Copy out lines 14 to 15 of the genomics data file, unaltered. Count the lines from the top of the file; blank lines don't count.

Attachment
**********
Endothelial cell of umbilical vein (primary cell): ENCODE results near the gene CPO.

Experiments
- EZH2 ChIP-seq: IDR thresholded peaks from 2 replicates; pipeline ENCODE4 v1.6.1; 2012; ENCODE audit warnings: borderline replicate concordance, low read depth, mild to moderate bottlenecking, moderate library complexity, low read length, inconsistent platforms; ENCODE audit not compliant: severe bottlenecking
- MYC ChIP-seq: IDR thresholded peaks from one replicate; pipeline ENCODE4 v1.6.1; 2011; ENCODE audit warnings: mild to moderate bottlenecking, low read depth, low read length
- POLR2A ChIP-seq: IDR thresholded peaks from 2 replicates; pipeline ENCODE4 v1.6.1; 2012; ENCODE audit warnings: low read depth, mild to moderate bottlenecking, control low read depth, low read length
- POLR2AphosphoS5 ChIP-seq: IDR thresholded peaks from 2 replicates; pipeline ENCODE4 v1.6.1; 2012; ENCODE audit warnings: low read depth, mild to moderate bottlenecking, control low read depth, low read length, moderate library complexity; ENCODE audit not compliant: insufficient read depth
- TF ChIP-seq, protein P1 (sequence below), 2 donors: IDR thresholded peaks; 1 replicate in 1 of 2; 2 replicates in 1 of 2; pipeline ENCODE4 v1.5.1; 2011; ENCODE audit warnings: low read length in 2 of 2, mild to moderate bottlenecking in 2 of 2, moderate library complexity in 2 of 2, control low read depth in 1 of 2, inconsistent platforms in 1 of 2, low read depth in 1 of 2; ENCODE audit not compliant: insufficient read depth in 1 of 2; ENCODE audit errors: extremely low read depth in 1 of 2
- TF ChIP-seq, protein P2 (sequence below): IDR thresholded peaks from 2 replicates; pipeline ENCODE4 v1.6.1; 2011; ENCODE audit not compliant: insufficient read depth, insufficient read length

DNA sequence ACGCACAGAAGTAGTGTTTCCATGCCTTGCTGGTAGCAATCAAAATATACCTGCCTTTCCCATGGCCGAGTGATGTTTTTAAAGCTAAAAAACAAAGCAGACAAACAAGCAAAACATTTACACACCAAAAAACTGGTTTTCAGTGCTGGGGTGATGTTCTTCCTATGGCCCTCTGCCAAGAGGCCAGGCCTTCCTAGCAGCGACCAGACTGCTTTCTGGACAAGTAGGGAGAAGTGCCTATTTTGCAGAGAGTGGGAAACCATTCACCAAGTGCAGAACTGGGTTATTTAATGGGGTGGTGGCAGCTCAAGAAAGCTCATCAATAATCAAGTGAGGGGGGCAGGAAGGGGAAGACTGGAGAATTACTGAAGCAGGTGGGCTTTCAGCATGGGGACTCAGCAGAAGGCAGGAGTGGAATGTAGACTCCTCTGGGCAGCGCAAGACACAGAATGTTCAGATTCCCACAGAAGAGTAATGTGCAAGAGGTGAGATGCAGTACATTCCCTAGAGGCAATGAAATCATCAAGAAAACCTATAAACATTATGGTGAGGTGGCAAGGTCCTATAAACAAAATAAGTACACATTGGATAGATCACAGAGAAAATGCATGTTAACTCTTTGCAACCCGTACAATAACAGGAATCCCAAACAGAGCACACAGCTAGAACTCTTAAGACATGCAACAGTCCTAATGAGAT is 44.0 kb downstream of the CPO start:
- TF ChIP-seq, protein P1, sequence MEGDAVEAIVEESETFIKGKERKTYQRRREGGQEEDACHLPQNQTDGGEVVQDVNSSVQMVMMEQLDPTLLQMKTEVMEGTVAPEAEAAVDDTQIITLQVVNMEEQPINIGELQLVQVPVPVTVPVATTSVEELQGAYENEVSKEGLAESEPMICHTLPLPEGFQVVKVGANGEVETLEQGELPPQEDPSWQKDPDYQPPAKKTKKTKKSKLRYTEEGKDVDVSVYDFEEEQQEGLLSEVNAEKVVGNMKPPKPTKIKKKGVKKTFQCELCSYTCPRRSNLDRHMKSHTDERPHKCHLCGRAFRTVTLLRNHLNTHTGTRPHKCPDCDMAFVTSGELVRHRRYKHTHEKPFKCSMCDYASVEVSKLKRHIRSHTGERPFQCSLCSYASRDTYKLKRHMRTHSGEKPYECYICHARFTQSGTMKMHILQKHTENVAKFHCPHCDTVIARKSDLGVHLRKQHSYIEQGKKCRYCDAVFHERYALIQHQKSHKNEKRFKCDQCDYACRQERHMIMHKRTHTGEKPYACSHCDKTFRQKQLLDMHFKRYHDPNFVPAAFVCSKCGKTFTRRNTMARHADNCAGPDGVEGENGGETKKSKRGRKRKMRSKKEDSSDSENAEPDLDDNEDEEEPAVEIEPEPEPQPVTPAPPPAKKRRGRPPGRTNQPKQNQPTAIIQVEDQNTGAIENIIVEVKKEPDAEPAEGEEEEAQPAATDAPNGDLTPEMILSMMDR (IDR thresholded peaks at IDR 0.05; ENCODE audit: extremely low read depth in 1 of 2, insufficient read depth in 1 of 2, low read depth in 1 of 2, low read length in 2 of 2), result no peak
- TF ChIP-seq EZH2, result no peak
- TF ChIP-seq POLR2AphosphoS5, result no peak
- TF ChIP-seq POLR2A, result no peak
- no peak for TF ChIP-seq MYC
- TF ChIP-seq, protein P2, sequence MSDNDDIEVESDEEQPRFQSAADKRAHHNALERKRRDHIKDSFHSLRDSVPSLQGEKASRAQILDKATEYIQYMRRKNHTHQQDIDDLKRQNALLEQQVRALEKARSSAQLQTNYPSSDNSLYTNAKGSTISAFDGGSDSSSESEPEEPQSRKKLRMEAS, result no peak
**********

- no peak for TF ChIP-seq MYC
- TF ChIP-seq, protein P2, sequence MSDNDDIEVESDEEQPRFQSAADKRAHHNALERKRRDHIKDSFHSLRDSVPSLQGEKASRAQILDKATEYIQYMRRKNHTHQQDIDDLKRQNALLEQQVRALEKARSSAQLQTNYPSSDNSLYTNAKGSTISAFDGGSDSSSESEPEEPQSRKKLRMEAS, result no peak